Susannah Bain is doctoral candidate at the University of Oxford. Her research focuses on the cities of later medieval Italy and their political and social connections with the wider Mediterranean region. Her doctoral thesis considers the relationship between history-writing and broader contexts of political communication in late thirteenth-and early fourteenth-century Italy. Beyond this, she is interested in comparative approaches to the study of the past and the intersections between the environment and politics.
Mario Lafuente Gómez
Mario Lafuente is a Reader in Medieval History at the University of Zaragoza (Spain). His research interests are focused on war, power, and public finances of the Late Medieval Crown of Aragon. He is the author of Guerra en ultramar. La intervención aragonesa en el dominio de Cerdeña (1354-1355), Zaragoza, 2011; Dos Coronas en guerra. Aragón y Castilla (1356-1366), Zaragoza, 2012; and Un reino en armas. La guerra de los Dos Pedros en Aragón (1356-1366), Zaragoza, 2014. He has edited some books about Economic and Social History and is the author of several papers and book chapters. He is also the author of the chapter about the Crown of Aragon in the volume War in the Iberian Peninsula. 700-1600, edited by Joao Gouveia Monteiro and Francisco García Fitz (Routledge, 2018).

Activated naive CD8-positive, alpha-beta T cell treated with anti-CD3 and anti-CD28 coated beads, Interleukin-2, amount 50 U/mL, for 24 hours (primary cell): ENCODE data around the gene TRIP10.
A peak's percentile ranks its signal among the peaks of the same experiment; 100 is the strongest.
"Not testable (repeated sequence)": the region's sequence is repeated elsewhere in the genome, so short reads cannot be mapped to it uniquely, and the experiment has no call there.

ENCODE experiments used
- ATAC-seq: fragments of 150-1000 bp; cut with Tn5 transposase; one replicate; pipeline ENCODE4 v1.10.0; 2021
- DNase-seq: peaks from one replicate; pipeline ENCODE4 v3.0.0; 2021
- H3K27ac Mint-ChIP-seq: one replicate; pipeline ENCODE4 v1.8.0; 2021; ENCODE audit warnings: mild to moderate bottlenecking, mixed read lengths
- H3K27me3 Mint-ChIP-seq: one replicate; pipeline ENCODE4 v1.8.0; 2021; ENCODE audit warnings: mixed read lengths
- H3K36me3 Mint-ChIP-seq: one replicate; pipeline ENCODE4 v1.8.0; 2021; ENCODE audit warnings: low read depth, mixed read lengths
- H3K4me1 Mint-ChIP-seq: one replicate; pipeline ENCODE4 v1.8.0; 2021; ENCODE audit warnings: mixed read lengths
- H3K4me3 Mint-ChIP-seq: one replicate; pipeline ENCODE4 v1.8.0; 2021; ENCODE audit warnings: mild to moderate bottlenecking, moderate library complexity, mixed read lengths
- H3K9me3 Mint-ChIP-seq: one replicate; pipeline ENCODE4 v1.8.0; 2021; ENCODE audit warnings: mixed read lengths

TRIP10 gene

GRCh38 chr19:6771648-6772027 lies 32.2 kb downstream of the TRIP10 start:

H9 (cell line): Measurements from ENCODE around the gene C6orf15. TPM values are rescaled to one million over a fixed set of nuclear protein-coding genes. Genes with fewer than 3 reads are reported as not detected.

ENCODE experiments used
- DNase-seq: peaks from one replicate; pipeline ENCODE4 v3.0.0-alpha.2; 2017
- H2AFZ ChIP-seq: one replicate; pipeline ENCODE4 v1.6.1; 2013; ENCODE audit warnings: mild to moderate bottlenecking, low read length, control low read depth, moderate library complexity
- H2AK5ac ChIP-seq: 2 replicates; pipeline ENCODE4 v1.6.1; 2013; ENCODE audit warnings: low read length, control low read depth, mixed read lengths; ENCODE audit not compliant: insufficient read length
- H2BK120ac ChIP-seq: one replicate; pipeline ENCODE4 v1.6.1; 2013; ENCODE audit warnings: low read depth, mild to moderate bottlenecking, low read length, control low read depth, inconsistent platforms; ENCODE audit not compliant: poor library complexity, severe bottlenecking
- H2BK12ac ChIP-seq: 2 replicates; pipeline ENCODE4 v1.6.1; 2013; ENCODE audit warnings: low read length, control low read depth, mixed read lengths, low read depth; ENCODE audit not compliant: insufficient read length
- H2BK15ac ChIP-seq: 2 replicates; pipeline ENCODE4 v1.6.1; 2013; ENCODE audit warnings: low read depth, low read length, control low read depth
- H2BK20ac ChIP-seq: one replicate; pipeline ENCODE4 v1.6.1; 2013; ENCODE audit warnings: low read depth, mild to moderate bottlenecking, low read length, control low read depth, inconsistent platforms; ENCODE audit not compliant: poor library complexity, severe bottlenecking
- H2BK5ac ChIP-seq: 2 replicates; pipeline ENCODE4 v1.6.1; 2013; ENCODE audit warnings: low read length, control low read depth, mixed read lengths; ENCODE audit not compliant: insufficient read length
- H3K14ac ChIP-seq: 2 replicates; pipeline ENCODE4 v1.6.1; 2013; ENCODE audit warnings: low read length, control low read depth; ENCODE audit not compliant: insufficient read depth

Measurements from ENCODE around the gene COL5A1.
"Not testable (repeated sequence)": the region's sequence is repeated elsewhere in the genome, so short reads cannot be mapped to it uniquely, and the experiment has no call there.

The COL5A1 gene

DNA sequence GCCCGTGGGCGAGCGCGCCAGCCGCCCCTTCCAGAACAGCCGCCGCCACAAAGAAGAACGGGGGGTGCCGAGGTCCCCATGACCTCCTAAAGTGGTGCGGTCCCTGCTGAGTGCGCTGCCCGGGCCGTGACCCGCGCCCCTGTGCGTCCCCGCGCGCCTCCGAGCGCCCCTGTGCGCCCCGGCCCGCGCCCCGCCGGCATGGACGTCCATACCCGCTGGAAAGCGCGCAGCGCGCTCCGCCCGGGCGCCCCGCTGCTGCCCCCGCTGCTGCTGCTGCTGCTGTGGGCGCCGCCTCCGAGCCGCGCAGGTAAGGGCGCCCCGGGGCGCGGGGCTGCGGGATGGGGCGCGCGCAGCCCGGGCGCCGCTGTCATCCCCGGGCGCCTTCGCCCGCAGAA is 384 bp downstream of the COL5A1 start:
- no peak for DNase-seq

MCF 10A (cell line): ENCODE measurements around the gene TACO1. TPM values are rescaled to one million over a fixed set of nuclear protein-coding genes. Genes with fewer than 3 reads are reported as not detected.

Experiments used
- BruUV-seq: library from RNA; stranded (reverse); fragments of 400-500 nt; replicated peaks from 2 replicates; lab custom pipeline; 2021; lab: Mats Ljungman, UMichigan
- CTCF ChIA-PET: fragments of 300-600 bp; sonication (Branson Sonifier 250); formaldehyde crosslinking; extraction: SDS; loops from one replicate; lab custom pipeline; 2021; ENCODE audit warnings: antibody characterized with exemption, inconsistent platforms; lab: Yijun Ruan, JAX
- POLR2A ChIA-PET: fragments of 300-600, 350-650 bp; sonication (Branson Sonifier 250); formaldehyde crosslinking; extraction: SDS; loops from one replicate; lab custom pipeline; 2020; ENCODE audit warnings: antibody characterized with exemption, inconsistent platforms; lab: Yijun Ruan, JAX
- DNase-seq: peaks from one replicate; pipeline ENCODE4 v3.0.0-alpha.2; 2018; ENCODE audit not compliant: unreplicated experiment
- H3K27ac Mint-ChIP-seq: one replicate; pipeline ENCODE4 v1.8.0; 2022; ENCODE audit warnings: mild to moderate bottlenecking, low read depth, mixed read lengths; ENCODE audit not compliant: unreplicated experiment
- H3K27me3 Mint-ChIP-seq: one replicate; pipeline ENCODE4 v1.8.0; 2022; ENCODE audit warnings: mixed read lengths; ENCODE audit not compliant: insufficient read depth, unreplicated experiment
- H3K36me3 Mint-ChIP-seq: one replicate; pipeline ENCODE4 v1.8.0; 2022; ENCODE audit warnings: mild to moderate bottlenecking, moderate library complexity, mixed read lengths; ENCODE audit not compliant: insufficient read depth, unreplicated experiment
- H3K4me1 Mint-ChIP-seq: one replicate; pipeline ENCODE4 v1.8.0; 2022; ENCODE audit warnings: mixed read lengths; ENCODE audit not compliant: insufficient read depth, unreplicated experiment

He is the PI of a research project funded by the Spanish Ministry of Science and Innovation which discusses noble rebellion and other political and social conflicts in the Iberian Peninsula from a comparative point of view: Conflicto, rebelión y revuelta social en la Baja Edad Media. Las Coronas de Aragón y Castilla (siglos XIII-XV) (CORE). Subproyecto 1: El Estado dividido. Contestación, conflicto y revuelta social en la Corona de Aragón (siglos xiii-xv). Una perspectiva comparada (PID2021-123286NB-C21).
Fernando Arias Guillén
Fernando Arias is a Ramón y Cajal Fellow at the University of Valladolid (Spain). He works on kingship in Castile in the 13th and the 14th centuries. His previous research focused on warfare in the Iberian Peninsula in the Late Middle Ages. Among other books, articles, and book chapters he wrote a monograph on royal power in Castile, The Triumph of an Accursed Lineage: Kingship in Castile from Alfonso X to Alfonso XI (1252-1350), published by Routledge in 2021.